The Research On Pedometers

Pedometers are everywhere. On your phone. On your watch. In your shoes. The ways in which you can count each step you take are vast and getting easier by the day. 

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But should you? What are the benefits of pedometers? Does counting your steps actually make you healthier?

Well, much of the research says yes. 

Studies have looked at how pedometers impact quality of life for many people – from children to older adults and for those with chronic diseases, such as cancer and chronic obstructive pulmonary disease.

In many cases, the results are positive. Pedometer use in many cases leads to increased overall levels of physical activity, weight loss, improved health and quality of life.

What are some of the takeaways from recent studies? 

Well, the research has found that pedometer use is associated with significant increases in physical activity and decreases in blood pressure and body mass index (BMI).(1)

Some suggest that pedometer use can help people drop pounds. A 2016 meta-analysis found that pedometer use promoted weight loss among adults with Type II Diabetes.(2)

Another recent study alluded to the importance of setting step goals as you embark on a pedometer-based activity program.

In 2017, Staiano et al saw the importance of step-based goals when they examined pedometer programs for overweight and obese children. The researchers found that those children who received pedometers along with step-based goals increased their step count significantly compared to those kids who received pedometers without accompanying goals. But both groups that used pedometers reported improvements in their health and quality of life.(3)

And research has found that the impact of pedometer-based programs can be long-lasting.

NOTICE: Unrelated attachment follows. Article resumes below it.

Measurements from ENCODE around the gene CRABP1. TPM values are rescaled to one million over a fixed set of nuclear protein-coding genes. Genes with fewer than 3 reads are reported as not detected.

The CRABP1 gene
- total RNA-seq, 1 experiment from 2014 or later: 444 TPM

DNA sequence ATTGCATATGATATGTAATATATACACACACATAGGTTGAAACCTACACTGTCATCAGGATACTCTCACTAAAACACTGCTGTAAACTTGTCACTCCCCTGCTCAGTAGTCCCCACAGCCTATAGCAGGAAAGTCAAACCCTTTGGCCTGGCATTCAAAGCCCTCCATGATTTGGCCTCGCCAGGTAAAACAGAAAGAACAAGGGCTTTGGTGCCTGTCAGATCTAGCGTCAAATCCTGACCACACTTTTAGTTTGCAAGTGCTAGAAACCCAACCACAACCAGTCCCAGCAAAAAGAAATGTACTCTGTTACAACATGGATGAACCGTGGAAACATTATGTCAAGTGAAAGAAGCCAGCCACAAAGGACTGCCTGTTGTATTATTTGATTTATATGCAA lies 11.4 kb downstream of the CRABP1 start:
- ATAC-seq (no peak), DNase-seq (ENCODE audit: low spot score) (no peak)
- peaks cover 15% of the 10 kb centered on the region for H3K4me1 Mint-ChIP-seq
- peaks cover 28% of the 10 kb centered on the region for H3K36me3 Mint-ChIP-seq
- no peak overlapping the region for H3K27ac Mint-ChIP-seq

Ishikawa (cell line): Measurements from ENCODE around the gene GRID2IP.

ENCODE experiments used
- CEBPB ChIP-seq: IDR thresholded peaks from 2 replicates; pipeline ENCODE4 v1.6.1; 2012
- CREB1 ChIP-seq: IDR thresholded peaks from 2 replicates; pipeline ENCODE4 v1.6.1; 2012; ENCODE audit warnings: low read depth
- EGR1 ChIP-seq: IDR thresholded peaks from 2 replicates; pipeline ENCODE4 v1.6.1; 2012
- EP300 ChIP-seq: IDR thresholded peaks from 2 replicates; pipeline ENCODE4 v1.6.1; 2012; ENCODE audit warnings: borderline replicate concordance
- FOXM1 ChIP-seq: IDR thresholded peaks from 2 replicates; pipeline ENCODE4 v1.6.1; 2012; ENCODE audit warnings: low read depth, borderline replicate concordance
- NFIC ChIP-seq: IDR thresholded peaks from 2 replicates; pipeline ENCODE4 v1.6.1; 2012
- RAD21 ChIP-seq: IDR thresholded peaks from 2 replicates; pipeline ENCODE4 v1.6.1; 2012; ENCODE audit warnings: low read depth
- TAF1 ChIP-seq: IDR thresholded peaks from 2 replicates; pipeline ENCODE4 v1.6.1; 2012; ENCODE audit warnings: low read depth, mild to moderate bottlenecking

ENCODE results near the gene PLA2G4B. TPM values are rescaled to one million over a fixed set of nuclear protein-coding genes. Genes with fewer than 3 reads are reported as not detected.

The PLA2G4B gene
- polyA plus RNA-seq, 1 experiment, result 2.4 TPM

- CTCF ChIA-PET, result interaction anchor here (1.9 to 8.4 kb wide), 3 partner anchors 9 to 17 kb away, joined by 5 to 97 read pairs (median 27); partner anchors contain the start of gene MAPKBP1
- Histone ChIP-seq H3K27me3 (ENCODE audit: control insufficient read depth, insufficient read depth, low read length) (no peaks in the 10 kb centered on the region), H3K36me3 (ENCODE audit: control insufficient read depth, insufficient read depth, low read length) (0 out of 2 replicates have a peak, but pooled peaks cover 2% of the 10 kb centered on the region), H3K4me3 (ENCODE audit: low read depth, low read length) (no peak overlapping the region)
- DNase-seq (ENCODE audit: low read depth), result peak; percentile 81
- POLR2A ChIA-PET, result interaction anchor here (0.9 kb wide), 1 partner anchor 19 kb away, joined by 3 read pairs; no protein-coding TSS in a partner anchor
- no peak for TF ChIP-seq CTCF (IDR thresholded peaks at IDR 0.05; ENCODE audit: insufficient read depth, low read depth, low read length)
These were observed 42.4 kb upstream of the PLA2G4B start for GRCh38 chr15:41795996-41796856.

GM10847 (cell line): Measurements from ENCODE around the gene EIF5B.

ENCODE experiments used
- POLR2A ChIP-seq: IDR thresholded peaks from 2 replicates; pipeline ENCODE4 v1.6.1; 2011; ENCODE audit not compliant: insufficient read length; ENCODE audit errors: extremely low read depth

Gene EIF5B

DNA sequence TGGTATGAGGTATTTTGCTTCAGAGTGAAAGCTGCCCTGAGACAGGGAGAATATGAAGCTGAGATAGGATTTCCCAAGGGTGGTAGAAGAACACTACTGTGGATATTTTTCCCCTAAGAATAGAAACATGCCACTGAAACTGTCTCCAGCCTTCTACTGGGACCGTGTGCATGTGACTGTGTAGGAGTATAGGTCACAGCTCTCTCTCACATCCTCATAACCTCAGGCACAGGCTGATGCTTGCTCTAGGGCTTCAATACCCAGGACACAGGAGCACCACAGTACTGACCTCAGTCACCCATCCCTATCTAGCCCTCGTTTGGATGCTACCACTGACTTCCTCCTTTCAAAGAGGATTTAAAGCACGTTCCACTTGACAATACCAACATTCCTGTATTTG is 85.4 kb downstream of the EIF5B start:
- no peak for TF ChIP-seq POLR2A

A 2018 study by Tess Harris et al followed up with pedometer users up to 4 years after the start of a pedometer-based walking intervention. They found that even several years passed the initial intervention, the walking group had continued higher step counts than the control group that did not use pedometers.(4)

Ready to start counting? Here’s a few tips:

  1. Do your research. There are a slew of ways to track steps out there. And there are many factors to consider including cost, battery life, accuracy, and whether the tracker has other bells and whistles that you may want, such as sleep tracking and blood pressure monitoring.
  2. Consider Apps on your phone. Many smart phones have tracking capabilities built in so you need not purchase a new accessory. Check those out and see if this simple solution is best for you.
  3. Develop a plan. Once you determine how you are going to step count, we recommend that you spend a week or two establishing your baseline. This means count your steps without changing your lifestyle. Take the average daily or weekly steps from about 2 weeks of normal routine. This will give you a base starting point. Once you have your baseline, you can begin to set goals.
  4. If necessary, consult your doctor or physical therapist on how to goal set. Sun Physical Therapy works with patients all of the time in the establishment of pedometer-based physical activity programs. We would be happy to assist you.
  5. Get comfortable walking shoes and get going. 

See you on the trail!


(1) Bravata, Dena M et al. Using pedometers to increase physical activity and improve health: a systematic review. JAMA. 2007 Nov 21;298(19):2296-304. doi: 10.1001/jama.298.19.2296.

(2) Cai, X et al. Pedometer intervention and weight loss in overweight and obese adults with Type 2 diabetes: a meta‐analysis. Diabet Med. 2016 Aug; 33(8): 1035–1044. Published online 2016 Mar 25. doi: 10.1111/dme.13104

(3) Staiano, Amanda E et al. Step Tracking with Goals Increases Children’s Weight Loss in Behavioral Intervention. Child Obes. 2017 Aug 1; 13(4): 283–290. Published online 2017 Aug 1. doi: 10.1089/chi.2017.0047

(4) Harris, Tess et al.  Physical activity levels in adults and older adults 3–4 years after pedometer-based walking interventions: Long-term follow-up of participants from two randomised controlled trials in UK primary care. PLoS Med. 2018 Mar; 15(3): e1002526. Published online 2018 Mar 9. doi: 10.1371/journal.pmed.1002526

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